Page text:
Europe has always been seen as a human rights champion. It is viewed the world over as model for an open, democratic society, with its governments protecting rights as a given. But the EU is undeniably losing influence at the UN, and its ability to push the human rights debate on the world stage is dwindling with it. And as European power at the UN declines, human rights standards drop and lives are put at risk as the EU is outplayed in power politics.
Voting patterns show an underlining shift in the balance of power at the UN, as the EU’s circle of friends continues to shrink. Alienated over Kosovo, Serbia voted with the EU less frequently this year, and Georgia and the Ukraine sometimes sided with the US in the event of transatlantic splits, seeking American support in the face of Russian expansion. The number of states most fiercely opposed to the EU’s human rights positions at the UN has swollen to 40 this year from 19 last year. Since the late 1990s when the EU enjoyed the support of over 70% of the UN General Assembly in human rights votes, support of the EU’s human rights position has haemorrhaged: the EU has lost the backing of 13 former allies on human rights votes in the last year – 117 of the UN’s 192 members now typically vote against the EU.
True, the EU remains able to push issues on to the agenda in New York and Geneva. But its foes are increasingly able to decide the results – even turning European initiatives on their heads, effectively endorsing human rights abuses. The tragic example is Sri Lanka. Earlier this year, the EU and the US were repeatedly thwarted in their efforts to use the UN to pressure the Sri Lankan government to allow humanitarian aid in during its assault on Tamil areas. China and Russia blocked EU attempts to force Colombo’s hand in the Security Council, and the EU found itself outmanoeuvred and outvoted in the Human Rights Council. Up to 10,000 civilians died. The basic value of saving lives is falling victim to power politics in the Security Council.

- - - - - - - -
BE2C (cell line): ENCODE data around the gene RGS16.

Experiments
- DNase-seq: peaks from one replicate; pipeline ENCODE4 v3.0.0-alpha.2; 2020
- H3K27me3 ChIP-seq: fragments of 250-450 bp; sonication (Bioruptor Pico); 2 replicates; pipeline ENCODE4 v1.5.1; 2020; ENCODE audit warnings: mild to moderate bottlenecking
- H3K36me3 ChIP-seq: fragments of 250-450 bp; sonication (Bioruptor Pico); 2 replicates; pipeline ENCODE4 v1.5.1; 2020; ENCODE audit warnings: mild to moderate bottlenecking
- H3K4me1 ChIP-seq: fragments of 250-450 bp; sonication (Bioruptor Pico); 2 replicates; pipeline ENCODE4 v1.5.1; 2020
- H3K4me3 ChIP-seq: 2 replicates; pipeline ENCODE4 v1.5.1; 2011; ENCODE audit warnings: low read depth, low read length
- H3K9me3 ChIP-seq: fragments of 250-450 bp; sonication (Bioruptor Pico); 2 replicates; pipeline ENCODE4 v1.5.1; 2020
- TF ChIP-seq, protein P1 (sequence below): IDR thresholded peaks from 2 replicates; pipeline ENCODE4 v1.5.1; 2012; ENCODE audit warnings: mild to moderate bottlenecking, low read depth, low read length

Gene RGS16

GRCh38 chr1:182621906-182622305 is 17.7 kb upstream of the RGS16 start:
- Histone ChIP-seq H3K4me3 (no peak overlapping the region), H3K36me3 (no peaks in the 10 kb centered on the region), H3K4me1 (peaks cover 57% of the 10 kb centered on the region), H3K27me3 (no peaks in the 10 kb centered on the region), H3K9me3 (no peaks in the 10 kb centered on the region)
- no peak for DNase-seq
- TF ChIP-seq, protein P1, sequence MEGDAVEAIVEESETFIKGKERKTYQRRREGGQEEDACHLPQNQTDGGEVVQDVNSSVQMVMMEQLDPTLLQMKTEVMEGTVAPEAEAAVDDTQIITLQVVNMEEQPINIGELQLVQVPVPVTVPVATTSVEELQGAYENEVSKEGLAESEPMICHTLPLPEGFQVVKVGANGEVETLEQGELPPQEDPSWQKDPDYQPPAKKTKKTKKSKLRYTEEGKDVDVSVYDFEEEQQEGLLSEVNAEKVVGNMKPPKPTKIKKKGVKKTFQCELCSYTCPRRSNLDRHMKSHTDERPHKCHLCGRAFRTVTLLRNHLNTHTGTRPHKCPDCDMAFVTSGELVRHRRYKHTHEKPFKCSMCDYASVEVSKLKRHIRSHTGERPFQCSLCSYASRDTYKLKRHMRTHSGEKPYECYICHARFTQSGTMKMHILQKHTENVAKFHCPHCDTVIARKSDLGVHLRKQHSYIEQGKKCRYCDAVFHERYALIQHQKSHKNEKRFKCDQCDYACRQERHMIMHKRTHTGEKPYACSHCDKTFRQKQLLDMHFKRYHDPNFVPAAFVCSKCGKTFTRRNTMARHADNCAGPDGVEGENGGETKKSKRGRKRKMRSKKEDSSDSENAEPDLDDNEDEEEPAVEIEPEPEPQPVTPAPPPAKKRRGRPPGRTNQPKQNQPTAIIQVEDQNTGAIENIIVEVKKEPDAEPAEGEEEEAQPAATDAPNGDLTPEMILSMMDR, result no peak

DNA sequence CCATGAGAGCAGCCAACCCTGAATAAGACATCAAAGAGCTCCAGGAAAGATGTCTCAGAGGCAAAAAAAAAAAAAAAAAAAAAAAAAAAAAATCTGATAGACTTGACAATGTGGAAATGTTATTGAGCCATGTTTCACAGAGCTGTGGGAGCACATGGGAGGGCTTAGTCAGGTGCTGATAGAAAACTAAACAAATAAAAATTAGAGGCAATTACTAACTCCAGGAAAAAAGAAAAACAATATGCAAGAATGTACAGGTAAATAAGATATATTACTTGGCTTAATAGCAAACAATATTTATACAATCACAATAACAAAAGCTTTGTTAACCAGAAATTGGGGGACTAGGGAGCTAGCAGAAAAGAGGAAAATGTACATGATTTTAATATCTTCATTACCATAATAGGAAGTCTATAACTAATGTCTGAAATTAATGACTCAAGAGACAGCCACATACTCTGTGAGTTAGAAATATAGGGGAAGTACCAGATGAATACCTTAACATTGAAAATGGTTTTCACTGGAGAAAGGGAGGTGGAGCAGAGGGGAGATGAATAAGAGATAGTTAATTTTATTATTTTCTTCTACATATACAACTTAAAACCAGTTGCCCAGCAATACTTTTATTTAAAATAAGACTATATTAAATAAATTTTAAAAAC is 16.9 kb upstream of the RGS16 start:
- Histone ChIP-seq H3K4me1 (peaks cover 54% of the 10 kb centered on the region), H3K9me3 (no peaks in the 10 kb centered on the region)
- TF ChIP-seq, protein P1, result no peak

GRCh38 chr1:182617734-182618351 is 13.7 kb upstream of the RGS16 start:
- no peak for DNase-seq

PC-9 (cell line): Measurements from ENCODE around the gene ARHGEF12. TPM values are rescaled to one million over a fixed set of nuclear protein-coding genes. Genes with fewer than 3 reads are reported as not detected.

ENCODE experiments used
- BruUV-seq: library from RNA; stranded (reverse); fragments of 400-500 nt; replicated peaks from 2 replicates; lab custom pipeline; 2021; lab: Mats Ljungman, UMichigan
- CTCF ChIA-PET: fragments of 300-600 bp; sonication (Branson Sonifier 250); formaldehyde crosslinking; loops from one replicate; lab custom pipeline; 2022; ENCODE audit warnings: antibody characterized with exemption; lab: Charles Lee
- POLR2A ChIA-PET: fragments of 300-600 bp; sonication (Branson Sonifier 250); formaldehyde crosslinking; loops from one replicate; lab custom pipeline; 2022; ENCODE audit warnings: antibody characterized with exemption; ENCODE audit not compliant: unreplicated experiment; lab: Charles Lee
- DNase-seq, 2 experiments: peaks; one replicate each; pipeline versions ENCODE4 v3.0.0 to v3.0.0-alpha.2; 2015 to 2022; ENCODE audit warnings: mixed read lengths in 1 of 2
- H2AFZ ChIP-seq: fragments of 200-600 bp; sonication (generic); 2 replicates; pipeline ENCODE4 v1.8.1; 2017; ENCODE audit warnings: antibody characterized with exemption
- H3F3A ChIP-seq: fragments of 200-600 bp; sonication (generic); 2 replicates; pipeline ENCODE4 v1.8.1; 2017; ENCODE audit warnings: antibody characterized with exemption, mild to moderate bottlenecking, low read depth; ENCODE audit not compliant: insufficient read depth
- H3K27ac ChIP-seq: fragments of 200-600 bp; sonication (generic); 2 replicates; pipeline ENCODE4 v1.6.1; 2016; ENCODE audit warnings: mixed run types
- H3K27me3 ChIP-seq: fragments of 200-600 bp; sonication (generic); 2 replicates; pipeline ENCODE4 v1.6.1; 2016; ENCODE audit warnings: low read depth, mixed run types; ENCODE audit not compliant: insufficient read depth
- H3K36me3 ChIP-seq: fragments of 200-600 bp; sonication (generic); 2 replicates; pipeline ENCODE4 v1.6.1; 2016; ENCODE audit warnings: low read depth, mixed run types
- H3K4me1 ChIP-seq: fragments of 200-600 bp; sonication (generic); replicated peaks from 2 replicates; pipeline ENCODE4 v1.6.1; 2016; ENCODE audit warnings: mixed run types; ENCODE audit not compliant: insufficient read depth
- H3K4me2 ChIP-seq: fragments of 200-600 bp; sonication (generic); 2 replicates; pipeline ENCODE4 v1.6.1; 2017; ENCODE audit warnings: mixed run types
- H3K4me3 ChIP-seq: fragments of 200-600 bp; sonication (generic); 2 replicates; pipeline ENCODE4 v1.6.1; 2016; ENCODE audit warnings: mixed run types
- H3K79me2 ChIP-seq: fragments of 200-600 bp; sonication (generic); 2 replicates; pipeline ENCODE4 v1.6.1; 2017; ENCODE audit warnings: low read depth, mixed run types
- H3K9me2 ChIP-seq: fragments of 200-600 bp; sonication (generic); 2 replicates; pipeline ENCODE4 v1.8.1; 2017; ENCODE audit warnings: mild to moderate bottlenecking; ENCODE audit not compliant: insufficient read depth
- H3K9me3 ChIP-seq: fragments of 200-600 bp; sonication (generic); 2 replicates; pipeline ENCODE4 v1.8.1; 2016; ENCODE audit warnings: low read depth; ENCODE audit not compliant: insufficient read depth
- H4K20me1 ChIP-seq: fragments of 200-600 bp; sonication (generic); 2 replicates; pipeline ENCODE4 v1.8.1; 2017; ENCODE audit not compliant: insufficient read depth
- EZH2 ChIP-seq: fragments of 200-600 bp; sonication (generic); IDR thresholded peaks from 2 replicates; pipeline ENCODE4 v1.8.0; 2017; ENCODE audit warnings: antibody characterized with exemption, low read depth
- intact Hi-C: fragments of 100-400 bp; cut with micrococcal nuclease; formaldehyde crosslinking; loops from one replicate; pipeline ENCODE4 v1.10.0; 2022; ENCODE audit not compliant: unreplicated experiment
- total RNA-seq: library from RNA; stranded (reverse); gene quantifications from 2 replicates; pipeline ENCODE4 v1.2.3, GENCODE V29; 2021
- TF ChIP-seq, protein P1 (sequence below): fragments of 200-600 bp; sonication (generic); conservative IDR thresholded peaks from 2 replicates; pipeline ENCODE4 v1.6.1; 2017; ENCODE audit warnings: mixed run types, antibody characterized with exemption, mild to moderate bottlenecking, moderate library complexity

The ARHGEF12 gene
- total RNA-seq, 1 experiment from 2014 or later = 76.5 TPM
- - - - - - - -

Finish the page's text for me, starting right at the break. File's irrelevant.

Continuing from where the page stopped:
The EU needs to overhaul its diplomacy at the UN so European influence, and hence human rights standards, do not continue to be eroded. “Tough diplomacy” is needed to deal with the power politics played out by China and Russia in the Security Council. The EU should advocate for a new Security Council agreement on protecting access to and intervention in countries where major humanitarian crises and human rights abuses are taking place. And to regain the initiative at the UN, the EU should use next year’s Millennium Development Goals conference to address unfinished UN reforms by tabling agenda proposals now.
Europe needs to fight for human rights at the UN. To do so, it must get its power back. There is a lot of tough bargaining ahead. But as the Sri Lankan crisis earlier this year proved, there is also a lot at stake.
This commentary is based on ECFR’s latest paper: The EU and human rights at the UN: 2009 annual review. The paper is the first of a series of annual updates mapping the EU’s performance in human rights debates at the UN, based on ECFR’s UN experts Richard Gowan and Franziska Brantner’s MEP groundbreaking Audit of European Power at the UN, which revealed a massive decline in European power at the UN over 10 years.
The European Council on Foreign Relations does not take collective positions. ECFR publications only represent the views of its individual authors.